At a time when pundits speculate about the national currency’s imminent collapse, a 22-year-old student and aspiring artist wants us to rethink how we perceive money.
Ibrahim Sultani’s project, “Making the Lebanese Lira Worthy Again,” is a series of delicate portraits of Lebanese celebrities, rendered on Lebanese coins and notes, giving them a value beyond currency.
Since he started working on the series in December 2016, Sultani has painted over 20 portraits on his unusual canvases, including vocalist Melhem Barakat, fashion designer Elie Saab and filmmaker Nadine Labaki.
When choosing his subjects, Sultani drew upon folks from a wide range of fields – cinema, music, theater, sports and journalism. All the subjects from this diverse sample are, he said, “people who give a positive image of Lebanon.”
Despite multiple requests for portraits of leaders occupying Lebanon’s political landscape, Sultani said he avoids such figures, preferring to paint “the sort of people that unite, instead of divide.”
Sultani’s most popular portrait is of Fairouz, the “Jewel of Lebanon,” painted on a LL1,000 note. “I have probably painted eight or nine portraits of Fairouz,” he told The Daily Star.
He said he considers portraiture the most challenging art form, as even the most marginal errors have a profound impact on the overall image. “If you mess up by even 1 millimeter, it becomes a totally different person,” he said. “If it takes someone a while to recognize the face, it’s clearly not working.”
Sultani said he’s never attended an art class or had any other formal training, and seems proud of this.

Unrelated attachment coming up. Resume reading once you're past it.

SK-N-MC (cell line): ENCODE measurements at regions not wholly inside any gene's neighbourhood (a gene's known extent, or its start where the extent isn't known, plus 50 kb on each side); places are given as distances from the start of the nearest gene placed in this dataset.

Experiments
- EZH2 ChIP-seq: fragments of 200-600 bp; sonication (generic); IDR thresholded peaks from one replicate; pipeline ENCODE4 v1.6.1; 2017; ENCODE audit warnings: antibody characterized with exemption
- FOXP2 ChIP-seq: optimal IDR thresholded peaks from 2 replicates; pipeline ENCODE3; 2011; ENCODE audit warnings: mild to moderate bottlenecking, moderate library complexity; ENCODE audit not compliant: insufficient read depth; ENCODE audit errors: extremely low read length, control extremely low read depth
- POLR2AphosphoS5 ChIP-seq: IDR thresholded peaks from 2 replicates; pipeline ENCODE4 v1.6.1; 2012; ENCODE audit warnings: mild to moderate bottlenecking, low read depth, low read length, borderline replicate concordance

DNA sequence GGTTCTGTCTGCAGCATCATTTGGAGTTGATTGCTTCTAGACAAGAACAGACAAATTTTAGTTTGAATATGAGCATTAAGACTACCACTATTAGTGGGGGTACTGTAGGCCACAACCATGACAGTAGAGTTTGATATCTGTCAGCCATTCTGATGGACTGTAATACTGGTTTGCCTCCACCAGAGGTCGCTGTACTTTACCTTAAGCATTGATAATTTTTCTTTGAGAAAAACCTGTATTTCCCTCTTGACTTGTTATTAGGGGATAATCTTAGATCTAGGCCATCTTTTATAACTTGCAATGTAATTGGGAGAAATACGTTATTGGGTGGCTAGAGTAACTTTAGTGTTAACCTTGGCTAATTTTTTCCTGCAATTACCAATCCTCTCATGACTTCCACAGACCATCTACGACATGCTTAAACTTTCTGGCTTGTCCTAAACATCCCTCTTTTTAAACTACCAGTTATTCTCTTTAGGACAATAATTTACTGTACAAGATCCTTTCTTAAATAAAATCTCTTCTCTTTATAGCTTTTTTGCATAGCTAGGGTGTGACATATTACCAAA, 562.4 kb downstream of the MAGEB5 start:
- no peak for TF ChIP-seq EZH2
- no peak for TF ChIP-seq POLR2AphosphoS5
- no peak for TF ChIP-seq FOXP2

“It’s a God-given gift,” he said, grinning coyly.
Sultani said his interest in currency began just over two years ago, when he was handed a LL500 coin, dated 1994. “I was amazed that this coin, which was older than me and had circulated for over 22 years, had landed in my hand,” he said.
From there, he began collecting coins and banknotes until he had amassed a pile of coins and over a hundred LL1,000 bills, including notes dating from the ’80s that he inherited from his late grandfather.
Sultani felt it would be a waste to spend the money. Instead he wanted to “do something … artistic,” though it took some time for him to find what exactly that was.
He took inspiration from Andy Warhol, who once said, “I’d asked around 10 or 15 people for suggestions. Finally, one lady asked the right question, ‘What do you love most?’ That’s how I started painting money.”
“To Warhol, this meant painting pictures of money and dollar signs on canvas,” Sultani explained.
“But for me, it means painting onto the money.
“Our currency has lost so much value. In the past, 1,000 [Lebanese liras] could buy you a car,” Sultani lamented. “Nowadays, all you can get with that is a couple of bottles of water.”
In this period of economic uncertainty, numerous social media critics have accused Sultani of “wasting money,” suggesting he use washable paint or donate his bills to others less fortunate than himself.
“It’s a stupid argument,” Sultani declared, adding that the sum of the money he has painted on in the past two years amounts to around $100 – far less than the cost of using traditional media like canvas.
“I’ve saved this money to invest in a project,” Sultani said.
“Art is a statement.”
In a piece conceived for Lebanon’s 75th Independence Day last November, Sultani decried the country’s political class, “who perceive Lebanon as a source of [material] gain … even if it means having people’s blood on their hands.”
Titled “Resilience vs. Greed,” the sculpture depicts the lira in various denominations, bound together to form a cedar tree splattered with red paint.
An architecture student in his final year at the Lebanese American University, Sultani has to juggle art with studies.
This doesn’t phase him, as “you create time for what you love.”
After his graduation, he hopes to exhibit his work and become a full-time artist, turning his passion into a career.